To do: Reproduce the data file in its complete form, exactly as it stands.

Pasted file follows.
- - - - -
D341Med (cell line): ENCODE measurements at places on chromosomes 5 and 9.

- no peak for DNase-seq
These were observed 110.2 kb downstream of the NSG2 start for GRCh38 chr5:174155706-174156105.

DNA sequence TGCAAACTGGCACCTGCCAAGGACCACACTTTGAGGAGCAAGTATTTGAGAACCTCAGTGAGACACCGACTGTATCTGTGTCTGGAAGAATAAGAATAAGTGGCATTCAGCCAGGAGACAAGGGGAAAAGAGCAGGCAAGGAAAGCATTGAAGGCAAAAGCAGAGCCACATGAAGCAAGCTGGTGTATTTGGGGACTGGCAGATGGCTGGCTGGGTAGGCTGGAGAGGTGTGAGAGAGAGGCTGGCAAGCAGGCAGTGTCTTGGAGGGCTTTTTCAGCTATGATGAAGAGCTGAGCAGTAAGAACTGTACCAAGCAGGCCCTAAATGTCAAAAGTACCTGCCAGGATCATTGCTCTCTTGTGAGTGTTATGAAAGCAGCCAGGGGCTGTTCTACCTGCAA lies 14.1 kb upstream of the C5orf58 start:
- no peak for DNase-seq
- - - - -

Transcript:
D341Med (cell line): ENCODE measurements at places on chromosomes 5 and 9.

- no peak for DNase-seq
These were observed 110.2 kb downstream of the NSG2 start for GRCh38 chr5:174155706-174156105.

DNA sequence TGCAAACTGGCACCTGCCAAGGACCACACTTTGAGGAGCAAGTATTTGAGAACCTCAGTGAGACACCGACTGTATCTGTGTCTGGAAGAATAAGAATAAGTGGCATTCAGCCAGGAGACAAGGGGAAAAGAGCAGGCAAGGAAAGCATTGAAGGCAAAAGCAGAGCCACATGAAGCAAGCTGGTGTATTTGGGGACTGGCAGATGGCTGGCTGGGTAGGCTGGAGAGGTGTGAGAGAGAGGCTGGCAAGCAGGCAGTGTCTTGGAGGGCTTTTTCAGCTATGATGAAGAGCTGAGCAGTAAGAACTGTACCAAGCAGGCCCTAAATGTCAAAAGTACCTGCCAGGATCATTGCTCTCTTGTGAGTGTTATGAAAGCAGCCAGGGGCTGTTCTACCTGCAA lies 14.1 kb upstream of the C5orf58 start:
- no peak for DNase-seq